There are very few people we admire, and even fewer we admire in more than one capacity, in fact, there are only two of these, and the other one has already gotten some attention on this website. Paul Krugman won the Nobel prize in economics. It was about time.
He was, and still is, a brilliant economist with a razor sharp mind, for sure you will be able to read stuff about that. He had two other careers, both of which he excelled, and perhaps even superseded the one that won him a Nobel.
First, starting with The Age of Diminished Expectations in 1990, he wrote many economics books for the general public. These remain true gems, his capacity to make the complex simple is basically unmatched. The only guy who comes close in this respect is a Belgian professor Paul de Grauwe.
Krugman is probably most known for his career as a NYT columnist, and here he has been at his most devastating best. Republicans won’t like him (sorry people, sometimes you just have to admit that the other side has a brilliant guy batting for them) because he was on the president’s case right from the start.
He has a couple of advantages which enables to perform these twice weekly columns with such devastating accuracy:
- His unmatched background in economics (now Nobel laureate)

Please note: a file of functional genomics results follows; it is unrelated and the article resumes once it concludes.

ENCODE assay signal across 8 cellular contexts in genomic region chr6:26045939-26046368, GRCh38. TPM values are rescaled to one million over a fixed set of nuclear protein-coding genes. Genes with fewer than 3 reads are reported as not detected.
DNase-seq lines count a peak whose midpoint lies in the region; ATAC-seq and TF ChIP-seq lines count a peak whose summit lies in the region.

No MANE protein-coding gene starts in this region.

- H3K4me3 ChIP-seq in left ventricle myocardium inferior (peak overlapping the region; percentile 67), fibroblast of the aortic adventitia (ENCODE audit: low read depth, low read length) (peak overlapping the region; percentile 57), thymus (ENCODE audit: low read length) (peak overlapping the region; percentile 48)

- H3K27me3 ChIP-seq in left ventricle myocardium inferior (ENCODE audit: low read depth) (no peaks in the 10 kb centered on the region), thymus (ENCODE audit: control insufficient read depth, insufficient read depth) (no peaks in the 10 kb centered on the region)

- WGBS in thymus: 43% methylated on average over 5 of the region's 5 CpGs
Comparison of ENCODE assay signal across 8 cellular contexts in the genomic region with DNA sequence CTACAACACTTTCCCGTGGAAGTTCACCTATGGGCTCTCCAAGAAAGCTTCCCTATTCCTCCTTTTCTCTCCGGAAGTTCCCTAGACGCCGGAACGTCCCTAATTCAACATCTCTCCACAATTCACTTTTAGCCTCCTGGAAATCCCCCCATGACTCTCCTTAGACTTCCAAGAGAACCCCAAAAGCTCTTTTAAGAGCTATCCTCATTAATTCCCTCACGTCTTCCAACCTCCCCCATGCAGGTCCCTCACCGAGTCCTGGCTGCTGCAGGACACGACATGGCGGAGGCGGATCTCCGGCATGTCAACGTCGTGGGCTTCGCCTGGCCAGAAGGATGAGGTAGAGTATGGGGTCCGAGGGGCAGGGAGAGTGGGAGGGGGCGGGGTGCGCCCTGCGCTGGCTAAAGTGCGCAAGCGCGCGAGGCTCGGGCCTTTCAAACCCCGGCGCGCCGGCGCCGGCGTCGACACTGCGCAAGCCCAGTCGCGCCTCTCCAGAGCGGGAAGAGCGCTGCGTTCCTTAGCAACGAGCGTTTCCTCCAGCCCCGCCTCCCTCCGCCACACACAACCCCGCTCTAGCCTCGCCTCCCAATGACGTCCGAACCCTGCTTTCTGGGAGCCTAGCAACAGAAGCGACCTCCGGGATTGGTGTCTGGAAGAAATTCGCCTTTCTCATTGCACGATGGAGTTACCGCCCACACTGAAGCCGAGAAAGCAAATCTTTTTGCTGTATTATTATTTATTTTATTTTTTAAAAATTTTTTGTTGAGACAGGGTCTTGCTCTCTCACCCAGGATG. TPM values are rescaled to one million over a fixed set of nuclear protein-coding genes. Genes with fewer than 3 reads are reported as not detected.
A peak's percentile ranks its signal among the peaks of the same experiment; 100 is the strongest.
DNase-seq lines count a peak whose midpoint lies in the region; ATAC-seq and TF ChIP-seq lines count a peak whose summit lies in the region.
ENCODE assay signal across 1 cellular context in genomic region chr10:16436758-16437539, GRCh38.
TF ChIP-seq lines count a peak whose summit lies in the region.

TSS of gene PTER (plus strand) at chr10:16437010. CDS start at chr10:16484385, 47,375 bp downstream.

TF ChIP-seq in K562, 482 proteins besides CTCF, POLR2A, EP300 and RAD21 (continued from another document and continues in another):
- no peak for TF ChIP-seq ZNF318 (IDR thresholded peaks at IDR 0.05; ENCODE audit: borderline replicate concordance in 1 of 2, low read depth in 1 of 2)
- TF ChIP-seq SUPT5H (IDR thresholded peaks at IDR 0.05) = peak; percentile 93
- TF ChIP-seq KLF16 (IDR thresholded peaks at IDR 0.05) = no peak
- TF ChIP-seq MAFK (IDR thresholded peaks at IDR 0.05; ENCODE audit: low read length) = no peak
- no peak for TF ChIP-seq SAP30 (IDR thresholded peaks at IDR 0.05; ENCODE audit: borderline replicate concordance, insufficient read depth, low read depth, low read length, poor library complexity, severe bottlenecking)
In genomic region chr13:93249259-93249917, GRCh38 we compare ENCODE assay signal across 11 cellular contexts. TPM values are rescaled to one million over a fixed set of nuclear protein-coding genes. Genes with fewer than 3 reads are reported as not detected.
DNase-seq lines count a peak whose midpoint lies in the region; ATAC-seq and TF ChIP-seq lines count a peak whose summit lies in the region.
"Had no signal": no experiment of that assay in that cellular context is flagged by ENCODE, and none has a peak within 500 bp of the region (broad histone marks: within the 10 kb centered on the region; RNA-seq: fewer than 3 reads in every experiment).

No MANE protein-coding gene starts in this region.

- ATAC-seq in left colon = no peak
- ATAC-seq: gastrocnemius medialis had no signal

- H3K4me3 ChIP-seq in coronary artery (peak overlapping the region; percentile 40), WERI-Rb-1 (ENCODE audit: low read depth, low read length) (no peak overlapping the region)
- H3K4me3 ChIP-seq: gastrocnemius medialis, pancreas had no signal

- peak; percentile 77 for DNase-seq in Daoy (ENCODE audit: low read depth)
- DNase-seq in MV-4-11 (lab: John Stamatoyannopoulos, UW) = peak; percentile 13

- His capacity for making the complex simple
- His ability to use his knowledge to remain independent.
The latter might not sound too convincing to Republicans, we can sort of sympathize with that, but if Krugman sees something on his side which his economic background tells him doesn’t make sense, he won’t hesitate to put that point forward, in his casual, matter-of-fact way (the temporary fuel subsidies Hillary was going to put forward in the summer comes to mind).
While most political commentators need to be on their best behaviour to maintain the contacts on which they depend, and where others have to maintain a relatively balance view (“Democrats said.., Republicans said..”), Krugman just uses his background knowledge to tell as he sees it.
That inquiring independent mind let him to uncover the true reasons of the Californian energy crisis, for instance.
And here is another sharp quote, from 2005:
- “These days Americans make a living by selling each other houses, paid for with money borrowed from China,” he wrote in a column on Aug. 29, 2005. “One way or other, the economy will eventually eliminate both imbalances.” [Bloomberg]
How right he was.
Turns out he used the same headline as us about Gordon Brown saving the world financial system (at least in the tagline, wow. It’s nice for a change to beat a Nobel to it, on the day when he actually is rewarded that Nobel prize..
So, congratulations Mr. Krugman.